Now, Roy Halladay must save the season.
The dream rotation. An intact offense. The best record in baseball. Frankly, you wouldn't know it from this series, which has been pedestrian at best for the Phillies overall. Now, they find themselves in unfamiliar territory with Friday's winner-take-all, where the Cardinals have nothing to lose while the Phillies stand to lose everything.
Let's start with the pitching, where Roy Oswalt joined stablemate Cliff Lee in Dudsville and was done after 82 pitches. Of the four aces, two stunk. Should the Phillies advance, the prospect of starting Oswalt again seems dubious at best. Obviously, over the course of a 162-game season, the advantage of having a stellar pitching staff manifested to the game's best record, but in this best-of-five, the lines have blurred. Actually, the real stars might be the maligned Cardinals bullpen, which chipped in a couple of good innings again tonight.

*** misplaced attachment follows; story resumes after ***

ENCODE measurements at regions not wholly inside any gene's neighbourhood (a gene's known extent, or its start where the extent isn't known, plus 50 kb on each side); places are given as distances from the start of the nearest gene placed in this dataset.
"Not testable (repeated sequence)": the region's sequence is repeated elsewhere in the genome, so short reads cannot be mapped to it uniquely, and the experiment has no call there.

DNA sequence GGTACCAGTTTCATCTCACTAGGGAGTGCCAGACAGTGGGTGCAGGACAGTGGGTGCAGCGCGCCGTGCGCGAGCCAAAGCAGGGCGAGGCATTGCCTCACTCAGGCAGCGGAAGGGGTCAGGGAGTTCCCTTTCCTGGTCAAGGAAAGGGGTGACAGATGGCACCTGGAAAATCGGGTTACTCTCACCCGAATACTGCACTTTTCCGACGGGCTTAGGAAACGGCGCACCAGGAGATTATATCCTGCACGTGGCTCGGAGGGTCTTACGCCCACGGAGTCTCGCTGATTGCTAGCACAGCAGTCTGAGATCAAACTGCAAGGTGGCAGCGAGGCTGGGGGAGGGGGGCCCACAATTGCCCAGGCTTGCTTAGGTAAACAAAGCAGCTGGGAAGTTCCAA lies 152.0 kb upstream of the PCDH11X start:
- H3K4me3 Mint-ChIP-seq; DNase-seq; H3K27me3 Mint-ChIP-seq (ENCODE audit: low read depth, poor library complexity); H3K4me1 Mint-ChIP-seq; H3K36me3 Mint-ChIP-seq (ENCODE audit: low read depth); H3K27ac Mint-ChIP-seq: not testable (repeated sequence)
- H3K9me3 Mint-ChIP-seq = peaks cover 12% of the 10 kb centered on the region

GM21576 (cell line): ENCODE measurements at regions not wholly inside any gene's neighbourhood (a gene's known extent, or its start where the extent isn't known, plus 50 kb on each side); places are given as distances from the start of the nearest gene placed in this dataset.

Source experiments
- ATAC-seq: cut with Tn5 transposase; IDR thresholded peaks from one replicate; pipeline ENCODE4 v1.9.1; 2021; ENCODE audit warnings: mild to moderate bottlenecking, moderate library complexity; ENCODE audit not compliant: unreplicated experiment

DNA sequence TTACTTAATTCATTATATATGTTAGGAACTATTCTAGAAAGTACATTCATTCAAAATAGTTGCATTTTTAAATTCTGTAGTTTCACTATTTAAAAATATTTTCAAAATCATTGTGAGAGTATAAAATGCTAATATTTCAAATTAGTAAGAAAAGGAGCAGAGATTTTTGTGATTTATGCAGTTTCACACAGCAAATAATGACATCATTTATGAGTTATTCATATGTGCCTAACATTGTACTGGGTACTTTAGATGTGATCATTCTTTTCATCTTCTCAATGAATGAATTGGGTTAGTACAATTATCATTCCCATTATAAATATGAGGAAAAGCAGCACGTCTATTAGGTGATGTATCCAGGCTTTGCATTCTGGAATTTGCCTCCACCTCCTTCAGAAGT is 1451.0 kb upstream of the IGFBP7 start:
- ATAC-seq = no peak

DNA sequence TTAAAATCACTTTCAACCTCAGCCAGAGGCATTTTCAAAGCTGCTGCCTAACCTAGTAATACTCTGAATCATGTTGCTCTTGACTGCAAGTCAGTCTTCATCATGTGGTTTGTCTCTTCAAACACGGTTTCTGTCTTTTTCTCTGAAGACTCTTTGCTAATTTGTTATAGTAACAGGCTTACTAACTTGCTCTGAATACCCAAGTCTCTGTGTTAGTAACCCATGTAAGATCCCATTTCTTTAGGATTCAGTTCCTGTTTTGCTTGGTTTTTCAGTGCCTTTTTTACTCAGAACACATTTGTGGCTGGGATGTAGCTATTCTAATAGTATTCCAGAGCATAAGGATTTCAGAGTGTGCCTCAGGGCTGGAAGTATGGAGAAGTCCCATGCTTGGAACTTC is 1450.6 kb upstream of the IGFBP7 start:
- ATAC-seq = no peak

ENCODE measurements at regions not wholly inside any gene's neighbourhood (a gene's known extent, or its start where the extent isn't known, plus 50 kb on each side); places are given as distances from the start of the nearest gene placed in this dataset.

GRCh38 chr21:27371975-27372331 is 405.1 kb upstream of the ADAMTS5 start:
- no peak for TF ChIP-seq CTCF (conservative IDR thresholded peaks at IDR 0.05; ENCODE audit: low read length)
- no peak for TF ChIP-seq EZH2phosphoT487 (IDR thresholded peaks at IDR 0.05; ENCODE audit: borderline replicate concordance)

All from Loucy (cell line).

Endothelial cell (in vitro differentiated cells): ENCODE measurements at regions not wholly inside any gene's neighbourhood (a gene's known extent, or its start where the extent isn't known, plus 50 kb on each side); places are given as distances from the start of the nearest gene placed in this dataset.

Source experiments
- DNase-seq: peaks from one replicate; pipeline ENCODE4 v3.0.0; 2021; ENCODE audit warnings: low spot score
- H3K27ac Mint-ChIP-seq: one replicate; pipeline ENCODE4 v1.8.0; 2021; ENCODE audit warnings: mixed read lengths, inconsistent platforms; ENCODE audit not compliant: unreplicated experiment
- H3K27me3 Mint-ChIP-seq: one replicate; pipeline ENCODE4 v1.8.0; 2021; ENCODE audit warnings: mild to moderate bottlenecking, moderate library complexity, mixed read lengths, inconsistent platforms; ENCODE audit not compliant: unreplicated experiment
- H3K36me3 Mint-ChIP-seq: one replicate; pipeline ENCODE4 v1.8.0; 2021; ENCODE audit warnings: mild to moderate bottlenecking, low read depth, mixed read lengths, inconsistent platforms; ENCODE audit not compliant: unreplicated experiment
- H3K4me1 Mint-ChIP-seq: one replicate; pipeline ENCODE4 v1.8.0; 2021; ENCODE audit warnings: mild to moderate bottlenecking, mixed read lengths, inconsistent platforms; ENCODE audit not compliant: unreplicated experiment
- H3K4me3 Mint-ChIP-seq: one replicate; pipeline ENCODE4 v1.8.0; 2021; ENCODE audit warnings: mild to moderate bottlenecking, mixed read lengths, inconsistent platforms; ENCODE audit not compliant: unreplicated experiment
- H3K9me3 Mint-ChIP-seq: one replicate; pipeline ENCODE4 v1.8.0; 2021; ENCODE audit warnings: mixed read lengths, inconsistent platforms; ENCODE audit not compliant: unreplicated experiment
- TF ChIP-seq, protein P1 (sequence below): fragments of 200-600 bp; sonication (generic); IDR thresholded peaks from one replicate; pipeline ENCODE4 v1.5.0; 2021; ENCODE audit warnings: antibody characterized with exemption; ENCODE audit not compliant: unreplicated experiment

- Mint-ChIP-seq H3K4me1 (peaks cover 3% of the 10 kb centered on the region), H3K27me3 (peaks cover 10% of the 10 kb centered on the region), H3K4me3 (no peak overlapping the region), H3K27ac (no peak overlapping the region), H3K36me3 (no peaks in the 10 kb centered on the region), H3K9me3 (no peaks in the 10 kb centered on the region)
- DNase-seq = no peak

As bad as Oswalt was, I cursed the bats almost as much as I cursed Yadier Molina when he conferenced with his pitcher for the 100th time. Jimmy Rollins complained when the fans fell silent in Game 2, which was the precise time the Cards hushed the 3-through-6 hitters of the Phillies, who have not had an extra base hit since Game 1. Tonight, their 4-through-6 went 0-for-12 despite the favorable matchup against right-hander Edwin Jackson (6 IP, 2 ER), which also spoiled a relatively decent effort by the table-setters - Rollins, Chase Utley and Hunter Pence - who got after it like gangbusters with two runs in the first. Utley's aggressive baserunning in the sixth backfired, but I liked the idea and respect Utley's baserunning immensely. Nevertheless, that was one of their only shots after losing the lead.
The Phillies get one more. Time for Doc to deliver in the game of his life.